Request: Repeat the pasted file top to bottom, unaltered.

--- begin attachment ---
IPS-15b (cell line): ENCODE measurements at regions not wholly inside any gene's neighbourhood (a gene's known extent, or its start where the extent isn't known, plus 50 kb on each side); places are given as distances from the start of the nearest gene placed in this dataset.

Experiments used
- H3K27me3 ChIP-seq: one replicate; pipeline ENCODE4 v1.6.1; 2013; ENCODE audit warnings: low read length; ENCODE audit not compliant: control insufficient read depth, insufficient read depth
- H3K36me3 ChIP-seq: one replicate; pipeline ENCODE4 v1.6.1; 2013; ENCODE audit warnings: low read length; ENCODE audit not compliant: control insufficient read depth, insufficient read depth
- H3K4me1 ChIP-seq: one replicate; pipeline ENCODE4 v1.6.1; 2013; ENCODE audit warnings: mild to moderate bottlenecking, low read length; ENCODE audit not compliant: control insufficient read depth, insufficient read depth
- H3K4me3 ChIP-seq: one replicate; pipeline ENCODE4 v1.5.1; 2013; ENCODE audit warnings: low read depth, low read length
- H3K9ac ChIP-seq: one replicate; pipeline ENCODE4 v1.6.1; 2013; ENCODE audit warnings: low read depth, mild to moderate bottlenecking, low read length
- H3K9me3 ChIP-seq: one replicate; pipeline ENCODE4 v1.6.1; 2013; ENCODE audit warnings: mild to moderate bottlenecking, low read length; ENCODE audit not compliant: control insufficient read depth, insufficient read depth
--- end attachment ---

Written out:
IPS-15b (cell line): ENCODE measurements at regions not wholly inside any gene's neighbourhood (a gene's known extent, or its start where the extent isn't known, plus 50 kb on each side); places are given as distances from the start of the nearest gene placed in this dataset.

Experiments used
- H3K27me3 ChIP-seq: one replicate; pipeline ENCODE4 v1.6.1; 2013; ENCODE audit warnings: low read length; ENCODE audit not compliant: control insufficient read depth, insufficient read depth
- H3K36me3 ChIP-seq: one replicate; pipeline ENCODE4 v1.6.1; 2013; ENCODE audit warnings: low read length; ENCODE audit not compliant: control insufficient read depth, insufficient read depth
- H3K4me1 ChIP-seq: one replicate; pipeline ENCODE4 v1.6.1; 2013; ENCODE audit warnings: mild to moderate bottlenecking, low read length; ENCODE audit not compliant: control insufficient read depth, insufficient read depth
- H3K4me3 ChIP-seq: one replicate; pipeline ENCODE4 v1.5.1; 2013; ENCODE audit warnings: low read depth, low read length
- H3K9ac ChIP-seq: one replicate; pipeline ENCODE4 v1.6.1; 2013; ENCODE audit warnings: low read depth, mild to moderate bottlenecking, low read length
- H3K9me3 ChIP-seq: one replicate; pipeline ENCODE4 v1.6.1; 2013; ENCODE audit warnings: mild to moderate bottlenecking, low read length; ENCODE audit not compliant: control insufficient read depth, insufficient read depth